There is a joke here about a worker who is being asked by an important communist official if he is happy with Yugoslavia's system of self-management. The worker says he could bare his true feelings only in strict privacy. After the official takes him aside, the worker whispers in his ear, "I really like it."

This is a quintessential Yugoslav joke. For although self-management has ushered in unprecedented prosperity since it replaced the country's previous Soviet-style economy, there are growing indications that President Tito's experiment in market socialism is at a crossroads.

Some senior Communist Party figures were saying publicly in recent days that the crucial juncture is near and the country will have to either revert to centralized policies or move toward greater democratization of its economic and political life.

After the Yugoslavs broke with Moscow in 1948, they sought to soften the constraints of one-party rule with a system that gives each person a role in running his or her enterprise. Self-management in fact conjures the picture of a New England town meeting going wild.

An integral part of it was the introduction of a market ruled by the laws of supply and demand in which Yugoslavs had to swim or sink on their own.

With workers managing their enterprises, hospitals, universities and virtually all aspects of life, the quality of life improved dramatically. But it also revealed that direct grassroots democracy appears irreconcilably at odds with one-party rule.

Before Tito applied the brakes and reaffirmed the Communist Party's preeminence again, the state, which theoretically should eventually wither away under communism, very nearly did in Yugoslavia.

Tito, in reinstating party controls throughout the complex system, did not go so far as to resore the Soviet-style policies under which the state owns and manages everything apart from a few personal possessions.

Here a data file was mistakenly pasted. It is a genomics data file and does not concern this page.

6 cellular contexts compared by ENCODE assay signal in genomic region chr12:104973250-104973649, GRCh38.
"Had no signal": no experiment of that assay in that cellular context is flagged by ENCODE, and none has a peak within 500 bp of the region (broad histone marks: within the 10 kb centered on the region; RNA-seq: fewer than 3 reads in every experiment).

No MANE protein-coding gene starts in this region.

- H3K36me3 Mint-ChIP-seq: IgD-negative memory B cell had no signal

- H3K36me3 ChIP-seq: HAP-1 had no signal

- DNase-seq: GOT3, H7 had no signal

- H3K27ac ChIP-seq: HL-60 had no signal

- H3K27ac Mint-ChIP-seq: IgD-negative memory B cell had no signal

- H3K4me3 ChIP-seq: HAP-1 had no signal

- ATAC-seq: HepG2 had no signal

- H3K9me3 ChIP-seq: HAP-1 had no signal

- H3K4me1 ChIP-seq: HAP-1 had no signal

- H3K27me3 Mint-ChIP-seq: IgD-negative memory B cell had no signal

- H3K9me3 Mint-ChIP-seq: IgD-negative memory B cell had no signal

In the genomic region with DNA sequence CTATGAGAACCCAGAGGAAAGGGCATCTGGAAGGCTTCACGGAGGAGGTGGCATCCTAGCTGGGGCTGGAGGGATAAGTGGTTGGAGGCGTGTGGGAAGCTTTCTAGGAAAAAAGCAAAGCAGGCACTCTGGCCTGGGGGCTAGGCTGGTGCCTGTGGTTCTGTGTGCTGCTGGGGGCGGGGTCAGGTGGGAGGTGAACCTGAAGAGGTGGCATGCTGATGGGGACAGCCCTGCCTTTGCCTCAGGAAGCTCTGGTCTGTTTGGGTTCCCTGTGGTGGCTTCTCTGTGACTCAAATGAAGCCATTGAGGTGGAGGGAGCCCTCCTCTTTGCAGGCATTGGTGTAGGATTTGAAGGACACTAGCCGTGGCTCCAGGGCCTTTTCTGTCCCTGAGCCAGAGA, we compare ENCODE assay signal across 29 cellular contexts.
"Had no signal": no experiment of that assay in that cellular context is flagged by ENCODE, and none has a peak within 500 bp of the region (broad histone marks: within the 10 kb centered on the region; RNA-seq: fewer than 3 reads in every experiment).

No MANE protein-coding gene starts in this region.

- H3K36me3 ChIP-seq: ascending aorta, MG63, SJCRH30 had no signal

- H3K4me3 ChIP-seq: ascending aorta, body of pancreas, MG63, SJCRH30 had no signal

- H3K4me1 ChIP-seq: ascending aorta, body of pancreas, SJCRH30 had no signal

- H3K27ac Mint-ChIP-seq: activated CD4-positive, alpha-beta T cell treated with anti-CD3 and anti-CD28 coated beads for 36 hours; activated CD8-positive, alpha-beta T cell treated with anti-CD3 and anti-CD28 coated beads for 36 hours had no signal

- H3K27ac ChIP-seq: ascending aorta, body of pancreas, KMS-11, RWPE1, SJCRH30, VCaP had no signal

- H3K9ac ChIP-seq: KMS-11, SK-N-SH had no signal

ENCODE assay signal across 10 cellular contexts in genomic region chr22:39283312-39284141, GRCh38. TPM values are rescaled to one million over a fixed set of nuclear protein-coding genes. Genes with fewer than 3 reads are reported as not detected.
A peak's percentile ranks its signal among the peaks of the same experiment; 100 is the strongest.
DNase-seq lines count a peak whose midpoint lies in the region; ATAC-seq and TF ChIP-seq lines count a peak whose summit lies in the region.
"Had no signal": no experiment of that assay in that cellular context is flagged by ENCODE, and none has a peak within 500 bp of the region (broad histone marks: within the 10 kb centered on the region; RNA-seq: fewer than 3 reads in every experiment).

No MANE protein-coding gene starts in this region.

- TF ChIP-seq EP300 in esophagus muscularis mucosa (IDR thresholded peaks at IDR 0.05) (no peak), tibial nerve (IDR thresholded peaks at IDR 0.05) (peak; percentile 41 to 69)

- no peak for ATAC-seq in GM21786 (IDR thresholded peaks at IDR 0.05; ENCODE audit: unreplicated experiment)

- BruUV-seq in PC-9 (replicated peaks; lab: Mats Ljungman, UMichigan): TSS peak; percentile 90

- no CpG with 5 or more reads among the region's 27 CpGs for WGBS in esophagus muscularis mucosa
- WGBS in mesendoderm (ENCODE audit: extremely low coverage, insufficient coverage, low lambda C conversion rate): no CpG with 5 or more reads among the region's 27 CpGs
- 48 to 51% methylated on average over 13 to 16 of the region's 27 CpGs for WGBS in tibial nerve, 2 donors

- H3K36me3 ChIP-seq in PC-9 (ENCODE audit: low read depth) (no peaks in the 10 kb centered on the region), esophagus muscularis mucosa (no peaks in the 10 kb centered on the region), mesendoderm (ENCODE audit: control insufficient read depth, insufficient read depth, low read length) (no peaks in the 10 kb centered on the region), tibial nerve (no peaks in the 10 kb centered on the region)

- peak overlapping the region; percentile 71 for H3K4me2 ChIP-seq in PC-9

But in the twilight of his rule, Tito's restraint and world recession have created compelling reasons for a new, more rational approach to the country's economic and social life.

Yugoslavia today faces grave economic difficulties as a result of changes in terms of trade and the world's energy crisis. The country's unemployment rate for the past three years was in the perilous range of between 12 and 14 percent; its inflation is about 30 percent annually, and its balance of payments deficit is nearly $6.5 billion.

A country the size of Oregon with a population about 23 million, Yugoslavia is indebted to foreign countries and banks to the formidable total of $13 billion.

Moreover, its difficulties are compounded by the country's federal structure in which regional communist elites frequently cannot reconcile their varied interests in order to come up with a joint economic program. The 87-year-old Tito, until his recent illness, used to arbitrate between the regions and, if necessary, impose solutions on them. Tito's heirs may find this more difficult to do.

Against this background there are pressures here for fundamental reforms to reduce government involvement in economic affairs and to create a freer climate in general. Those favoring changes argue that the market can reconcile differences far more efficiently than administrative measures.